For the love of Pete, get Lamar Jackson a wide receiver. This, of course, is assuming Baltimore retains Jackson himself, either via franchise tag or lucrative extension. The Ravens are rightly built to win on the ground, capitalizing on Jackson's unmatched speed at the position, but they need to take a page out of the Eagles' playbook and help their young dual threat develop as a passer by actually providing him an alpha out wide.
Don't overthink the key downs on the big stage. The Chargers are playoff-bound for the first time in Justin Herbert's illustrious young career, even as they inevitably make things hard for themselves more often than not. This one's for Brandon Staley above all: yes, it's good and fine to be committed to the analytics, but after all but coaching L.A. out of the postseason at the end of 2021, it would be a discouraging close to a resilient year if he again gets too cute in the clutch.
Keep Daniel Jones in the fold. Notice we're not saying "guarantee Jones the 2023 QB job." If there's a young/rookie signal-caller New York likes and can obtain, they should make it happen. But re-signing Jones shouldn't break the bank, enabling the club to focus on more pressing holes across both sides of the ball. No matter how this year ends, the former first-rounder has probably earned another shot under Brian Daboll, but this time with better weapons at his disposal.
Dive into the QB market. Tua Tagovailoa took noticeable steps forward under Mike McDaniel, but he remains a questionable off-script playmaker. More importantly, his health is a bigger priority than his football future; with at least two and maybe three concussions this year, and an injury history dating further back, Miami simply cannot -- and should not -- rely on his availability. McDaniel's system, with such explosive wideouts, just needs an efficient QB to fly high.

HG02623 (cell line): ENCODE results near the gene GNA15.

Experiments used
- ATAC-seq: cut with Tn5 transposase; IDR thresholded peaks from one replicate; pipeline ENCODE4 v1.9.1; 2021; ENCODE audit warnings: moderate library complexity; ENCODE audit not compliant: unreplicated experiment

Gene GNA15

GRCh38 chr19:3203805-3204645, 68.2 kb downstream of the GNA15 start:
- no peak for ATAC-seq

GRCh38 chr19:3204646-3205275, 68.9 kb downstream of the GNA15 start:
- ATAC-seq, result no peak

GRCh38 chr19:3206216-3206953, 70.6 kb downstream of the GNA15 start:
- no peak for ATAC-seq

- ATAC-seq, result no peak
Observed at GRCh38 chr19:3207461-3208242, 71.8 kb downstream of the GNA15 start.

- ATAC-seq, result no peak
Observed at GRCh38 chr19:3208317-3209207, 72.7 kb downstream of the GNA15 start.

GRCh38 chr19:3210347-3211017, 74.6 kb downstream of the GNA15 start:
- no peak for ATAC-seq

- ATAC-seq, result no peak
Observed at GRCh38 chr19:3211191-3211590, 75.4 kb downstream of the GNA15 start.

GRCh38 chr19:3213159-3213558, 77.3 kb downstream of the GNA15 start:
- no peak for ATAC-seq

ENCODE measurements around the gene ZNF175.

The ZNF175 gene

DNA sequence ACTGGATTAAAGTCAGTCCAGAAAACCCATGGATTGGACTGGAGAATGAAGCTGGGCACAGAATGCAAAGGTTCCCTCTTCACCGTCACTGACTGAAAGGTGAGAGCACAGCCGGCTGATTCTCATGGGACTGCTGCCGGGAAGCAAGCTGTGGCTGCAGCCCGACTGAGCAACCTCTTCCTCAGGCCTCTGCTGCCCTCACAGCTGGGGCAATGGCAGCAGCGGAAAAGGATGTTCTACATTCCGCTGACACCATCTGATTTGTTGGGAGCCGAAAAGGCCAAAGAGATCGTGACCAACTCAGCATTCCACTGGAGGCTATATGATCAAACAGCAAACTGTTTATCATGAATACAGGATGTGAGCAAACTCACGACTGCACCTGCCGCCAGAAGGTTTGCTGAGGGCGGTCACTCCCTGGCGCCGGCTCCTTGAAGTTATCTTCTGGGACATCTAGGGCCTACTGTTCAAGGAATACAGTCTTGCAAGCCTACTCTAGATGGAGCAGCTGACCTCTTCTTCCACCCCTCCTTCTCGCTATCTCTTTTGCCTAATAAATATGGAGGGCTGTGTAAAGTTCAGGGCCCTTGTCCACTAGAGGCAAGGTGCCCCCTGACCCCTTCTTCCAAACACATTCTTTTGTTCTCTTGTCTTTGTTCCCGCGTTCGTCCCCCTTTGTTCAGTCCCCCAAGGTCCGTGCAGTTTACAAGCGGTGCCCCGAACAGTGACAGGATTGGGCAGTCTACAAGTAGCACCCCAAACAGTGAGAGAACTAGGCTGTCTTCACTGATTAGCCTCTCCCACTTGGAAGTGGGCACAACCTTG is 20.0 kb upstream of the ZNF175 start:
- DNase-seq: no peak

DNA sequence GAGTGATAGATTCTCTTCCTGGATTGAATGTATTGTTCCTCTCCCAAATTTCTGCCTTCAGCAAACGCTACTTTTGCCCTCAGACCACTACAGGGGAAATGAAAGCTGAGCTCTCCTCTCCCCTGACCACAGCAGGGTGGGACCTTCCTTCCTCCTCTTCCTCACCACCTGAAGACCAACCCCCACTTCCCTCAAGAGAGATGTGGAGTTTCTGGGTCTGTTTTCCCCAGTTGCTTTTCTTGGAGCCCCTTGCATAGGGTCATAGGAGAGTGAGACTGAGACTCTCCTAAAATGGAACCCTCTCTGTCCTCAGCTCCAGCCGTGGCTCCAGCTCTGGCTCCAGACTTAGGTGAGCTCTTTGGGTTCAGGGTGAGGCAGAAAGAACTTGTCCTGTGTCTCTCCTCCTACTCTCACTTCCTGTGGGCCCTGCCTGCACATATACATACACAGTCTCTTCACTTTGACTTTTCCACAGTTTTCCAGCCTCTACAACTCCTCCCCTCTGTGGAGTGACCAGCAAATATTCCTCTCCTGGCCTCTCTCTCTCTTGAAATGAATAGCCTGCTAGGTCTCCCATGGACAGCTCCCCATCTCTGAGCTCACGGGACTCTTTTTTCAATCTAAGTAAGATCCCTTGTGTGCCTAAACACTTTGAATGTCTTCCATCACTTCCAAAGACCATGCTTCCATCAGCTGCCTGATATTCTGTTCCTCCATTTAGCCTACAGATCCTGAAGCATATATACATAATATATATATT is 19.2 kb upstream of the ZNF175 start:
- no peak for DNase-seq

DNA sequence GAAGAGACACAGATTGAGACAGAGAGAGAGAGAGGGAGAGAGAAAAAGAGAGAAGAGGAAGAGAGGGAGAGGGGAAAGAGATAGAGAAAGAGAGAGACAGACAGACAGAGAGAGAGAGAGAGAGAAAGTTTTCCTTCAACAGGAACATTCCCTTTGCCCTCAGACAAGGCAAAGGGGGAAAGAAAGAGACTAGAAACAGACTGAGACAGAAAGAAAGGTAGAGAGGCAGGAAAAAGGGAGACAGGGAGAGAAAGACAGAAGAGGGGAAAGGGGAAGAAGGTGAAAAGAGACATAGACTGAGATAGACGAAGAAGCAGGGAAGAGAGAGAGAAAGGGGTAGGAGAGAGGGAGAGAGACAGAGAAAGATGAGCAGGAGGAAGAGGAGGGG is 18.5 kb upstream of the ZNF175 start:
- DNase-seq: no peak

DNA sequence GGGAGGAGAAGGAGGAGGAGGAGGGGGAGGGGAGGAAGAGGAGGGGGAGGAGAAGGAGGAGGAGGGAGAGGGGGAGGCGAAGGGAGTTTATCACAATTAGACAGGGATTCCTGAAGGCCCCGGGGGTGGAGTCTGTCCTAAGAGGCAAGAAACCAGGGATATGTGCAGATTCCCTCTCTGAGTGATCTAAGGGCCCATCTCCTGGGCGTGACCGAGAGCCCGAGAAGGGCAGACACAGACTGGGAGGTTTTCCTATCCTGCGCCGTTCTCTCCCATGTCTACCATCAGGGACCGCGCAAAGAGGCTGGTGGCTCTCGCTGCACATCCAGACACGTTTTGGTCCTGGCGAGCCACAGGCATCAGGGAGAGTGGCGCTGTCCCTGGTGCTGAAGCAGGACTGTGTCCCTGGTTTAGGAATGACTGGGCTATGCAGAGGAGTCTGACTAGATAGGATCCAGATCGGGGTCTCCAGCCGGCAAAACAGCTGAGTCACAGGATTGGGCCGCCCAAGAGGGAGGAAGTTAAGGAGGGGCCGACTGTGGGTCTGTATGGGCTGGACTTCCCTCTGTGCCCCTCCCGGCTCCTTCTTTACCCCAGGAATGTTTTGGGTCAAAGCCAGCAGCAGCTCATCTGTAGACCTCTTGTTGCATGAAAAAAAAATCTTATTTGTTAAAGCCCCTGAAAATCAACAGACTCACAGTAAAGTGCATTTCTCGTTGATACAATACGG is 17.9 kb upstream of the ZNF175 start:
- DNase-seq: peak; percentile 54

Resolve the ownership issues. No matter what's going on in the standings, in the locker room, etc., the spotlight has consistently returned to Daniel Snyder and Co. for alleged misdoings. Fair or not, it would be better for everyone involved if a potential sale of the franchise proceeds expeditiously. That way the front office can be properly reassessed (GM Martin Mayhew's two QB gambles in two years: Ryan Fitzpatrick and Carson Wentz), and a real long-term investment can be made under center without the looming specter of an organizational meltdown.
Admit the mistakes up top. As in, if you're not gonna take your lumps and replace Todd Bowles and/or Byron Leftwich atop the staff, you'd better add a fresh voice that will inject some sorely lacking creativity into their offense, or enlist Bruce Arians to reclaim his job. The team has certainly not quit despite a drastic drop-off from the first two years with Tom Brady, but the frequency with which the Bucs either look disinterested or just downtrodden by stale strategy is jarring.
Fix the secondary. In truth, priority No. 1 with a young, ascending QB is always adding to the offense, but with Calvin Ridley set to resurface as a Grade-A reinforcement out wide, Doug Pederson's squad could use its most help on the back end, where previous big-ticket additions like Rayshawn Jenkins and Shaquill Griffin have not prevented the pass defense from ranking among the worst in the NFL. Trevor Lawrence and this team are on the rise, but imagine if they don't have to win a shootout two out of every three games.
Rework the offense. There are building blocks here, but they mostly lie in the backfield. They've got a lot of projected cap space, and you'd hope someone in the front office is smart enough to pour money into the bookend spots up front, as well as consider basically any QB competition available. Most of all, though, Bill Belichick has to think long and hard about scrapping this "committee" offensive coordinator experiment in lieu of a real play-caller on that side of the ball. We all know he can guide a feisty defense, regardless of the personnel. But it'll be 2023; you need to score points.